"Owner-occupied households who have fully paid of their mortgage can still lose their house if they are unable to pay taxes" - and such is the cost of exclusively monopolising an economically significant portion of land. It takes a huge toll on our society landholders inefficient occupation of land. It's the reason why there's a housing crisis in a country as big as New Zealand with such a small population. Land is fixed in supply. There needs to be incentives and consequences involved in exclusive occupation of our most important natural resource. This is key to the economic performance of our nation. Land is a fundamental of economics.

It's quite clear that permanently lower land prices, lower household debt, more efficient and productive occupation would have significant and ongoing positive effects on the economy and quality of life of the nation.

I recommend reading Henry George's "Progress and Poverty" for the masterclass. It was at one stage the second most popular book in the world behind the bible. Proponents of his works include Albert Einstein, and even the right wing posterchild Milton Friedman was a strong proponent.
Einstein on George:
Friedman on George:

Auckland clearly needs to follow Vancouver's successful example with their Vacant Homes Tax at 1% of their overall value, that would probably fund our Kiwi builds in their first year mostly funded by this tax. We know the majority of those paying the new tax would be Overseas Investors. Anyone who can afford to leave their homes empty in Auckland, can certainly afford to pay an extra tax on it otherwise they can simply sell or rent it out.
Financial Post article: Vancouver to rake in $30 million from empty homes tax in first year

Largely a survey of holiday homes (or dual residences for other reasons). Why would there be rental vacancies in a supposedly dire housing shortage?

It's a snapshot in time. There is always going to be a small gap where a tenant leaves before he is replaced by another tenant. In a housing shortage, that gap will be very short, but in any one moment, there will still be at least some number of properties that are currently in that gap.

Yes, sure, I understand that, which is why this broad data is of little value. We need to know if rental vacancies are growing or falling from year to year, or month to month, disproportionately to population growth.

Yeah, that would be better, obviously. But since it was hard enough getting even this broad data, I wouldn't hold my breath.

Perhaps because a few, possible even foreign, owners bought them as an investment banking on capital gains and didn't want to rent them out as they saw that as too much hassle? We have seen a few identify that over the years on this site. Some the owners want to be empty, but say they are trying to rent them and put ridiculous rents in place that no one will accept, it's about appearances. Others will be in a family for years and are just neglected.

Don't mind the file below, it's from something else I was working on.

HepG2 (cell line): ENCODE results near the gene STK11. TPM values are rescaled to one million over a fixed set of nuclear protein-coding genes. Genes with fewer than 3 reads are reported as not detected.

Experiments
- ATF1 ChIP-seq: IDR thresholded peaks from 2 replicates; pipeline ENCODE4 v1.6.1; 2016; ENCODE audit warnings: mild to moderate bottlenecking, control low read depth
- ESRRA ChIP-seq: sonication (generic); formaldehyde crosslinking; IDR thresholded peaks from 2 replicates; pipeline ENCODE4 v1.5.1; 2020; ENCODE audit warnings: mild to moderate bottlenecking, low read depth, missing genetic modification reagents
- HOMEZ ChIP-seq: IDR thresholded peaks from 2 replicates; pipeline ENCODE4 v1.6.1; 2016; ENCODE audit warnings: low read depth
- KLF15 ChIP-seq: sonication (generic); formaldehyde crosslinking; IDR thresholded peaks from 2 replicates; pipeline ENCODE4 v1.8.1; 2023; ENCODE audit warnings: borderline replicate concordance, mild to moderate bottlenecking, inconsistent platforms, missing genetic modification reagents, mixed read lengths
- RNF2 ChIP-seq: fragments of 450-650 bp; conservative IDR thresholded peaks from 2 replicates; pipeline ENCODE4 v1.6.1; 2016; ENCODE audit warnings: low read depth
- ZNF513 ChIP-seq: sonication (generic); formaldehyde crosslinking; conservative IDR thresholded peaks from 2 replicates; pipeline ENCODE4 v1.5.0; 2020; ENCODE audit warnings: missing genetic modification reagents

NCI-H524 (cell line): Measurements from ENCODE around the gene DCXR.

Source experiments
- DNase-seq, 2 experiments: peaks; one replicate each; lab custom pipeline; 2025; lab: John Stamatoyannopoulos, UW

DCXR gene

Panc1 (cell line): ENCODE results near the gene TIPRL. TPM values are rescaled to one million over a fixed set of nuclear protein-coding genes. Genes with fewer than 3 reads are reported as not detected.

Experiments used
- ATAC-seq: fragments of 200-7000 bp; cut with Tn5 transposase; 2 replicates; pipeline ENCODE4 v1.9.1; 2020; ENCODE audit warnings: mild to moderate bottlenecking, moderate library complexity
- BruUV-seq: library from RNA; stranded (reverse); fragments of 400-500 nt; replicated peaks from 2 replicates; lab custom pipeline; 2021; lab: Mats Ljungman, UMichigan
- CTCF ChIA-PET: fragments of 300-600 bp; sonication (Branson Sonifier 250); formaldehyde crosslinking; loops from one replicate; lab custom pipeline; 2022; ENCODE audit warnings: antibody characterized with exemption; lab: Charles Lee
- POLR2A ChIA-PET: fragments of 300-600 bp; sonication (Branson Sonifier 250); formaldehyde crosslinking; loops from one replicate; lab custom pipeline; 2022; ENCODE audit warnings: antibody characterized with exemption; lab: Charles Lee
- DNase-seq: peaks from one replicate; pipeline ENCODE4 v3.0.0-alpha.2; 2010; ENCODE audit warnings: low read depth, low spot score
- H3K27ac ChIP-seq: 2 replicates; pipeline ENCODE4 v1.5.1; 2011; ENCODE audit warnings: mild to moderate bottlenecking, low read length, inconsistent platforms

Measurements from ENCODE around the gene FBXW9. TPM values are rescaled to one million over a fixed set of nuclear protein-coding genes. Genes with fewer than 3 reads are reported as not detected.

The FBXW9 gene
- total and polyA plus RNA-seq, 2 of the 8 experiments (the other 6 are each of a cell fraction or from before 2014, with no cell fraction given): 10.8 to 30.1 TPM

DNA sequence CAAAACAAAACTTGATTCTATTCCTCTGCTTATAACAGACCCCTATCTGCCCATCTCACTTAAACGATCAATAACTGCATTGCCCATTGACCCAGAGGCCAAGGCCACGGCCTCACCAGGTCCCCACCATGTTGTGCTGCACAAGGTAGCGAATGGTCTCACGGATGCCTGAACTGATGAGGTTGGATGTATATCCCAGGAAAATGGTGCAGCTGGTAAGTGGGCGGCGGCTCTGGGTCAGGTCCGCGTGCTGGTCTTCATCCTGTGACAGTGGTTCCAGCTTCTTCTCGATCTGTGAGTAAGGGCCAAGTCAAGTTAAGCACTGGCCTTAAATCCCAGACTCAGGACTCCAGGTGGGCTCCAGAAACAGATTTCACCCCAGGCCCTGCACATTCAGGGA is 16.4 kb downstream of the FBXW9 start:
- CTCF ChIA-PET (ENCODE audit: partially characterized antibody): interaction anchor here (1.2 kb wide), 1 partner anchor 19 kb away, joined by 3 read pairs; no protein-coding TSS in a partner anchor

The question is how do we get them into the housing pool?

What percentage of these empty homes are livable.

Phil Goff is speaking to Govt and NGOs about how these thousands of vacant Auckland properties could used to house the homeless.

Property investors with vacant properties will be asked to consider housing rough sleepers or people struggling to find affordable rentals.

A stroke of genius by Goff and a mayoralty election winner.

Phil need to look at the bigger picture for Auckland if he wants to be taken seriously. If Labour's goal is to make housing more affordable and reduce the cost of living they need to follow this shining and very successful example from Canada, that will help give them their electing win:-
Empty Homes Tax - City of Vancouver

Goff could himself be homeless ... and jobless next month, it's in his own interests to speak to the govt and NGO's. Goff needs to go but who will replace him? JT ... yeah ... right

Does unoccupied mean people were away that day (holidaying etc), or longer term?

If it's a long-term figure than 5-6% in Auckland is a lot of workers being unnecessarily displaced to urban boundaries adding to transport infrastructure stresses. Land tax to reduce this wastage and get economically inactive people moving out of homes close to city centers please.

There will always be empty house's, holiday homes, vacant rentals, people like ourselves that have 3 homes that are occupied at different times. If a tax was suggested then no info of such would appear in census returns.
How about our leaders getting inventive and dropping GST of FHB's Land/build's ?
The last thing this country needs from this COL is more taxes !

Do you air bnb or similar when not using the house? I have heard that some coromandel HH owners (different area to you) do that

Hi Houseworks - No we don't air bnb as friends and family also have access.

As long as you're renting out your property for more than six months in a year and you're not in a large city center you wouldn't be targeted for an empty homes tax.

Ha. That's a joke to suggest renting for six months at a time ... LLs are already criticized for one year tenancies.

Re Auckland
Just out of interest, why would the vacancy rates be high in Waitemata local area board area relative to other residential areas in Auckland? This area is not traditionally known for a large number of holiday homes like Waiheke and Great Barrier, and possibly Rodney.

FYI - unoccupied houses in Waitemata are at 10.6%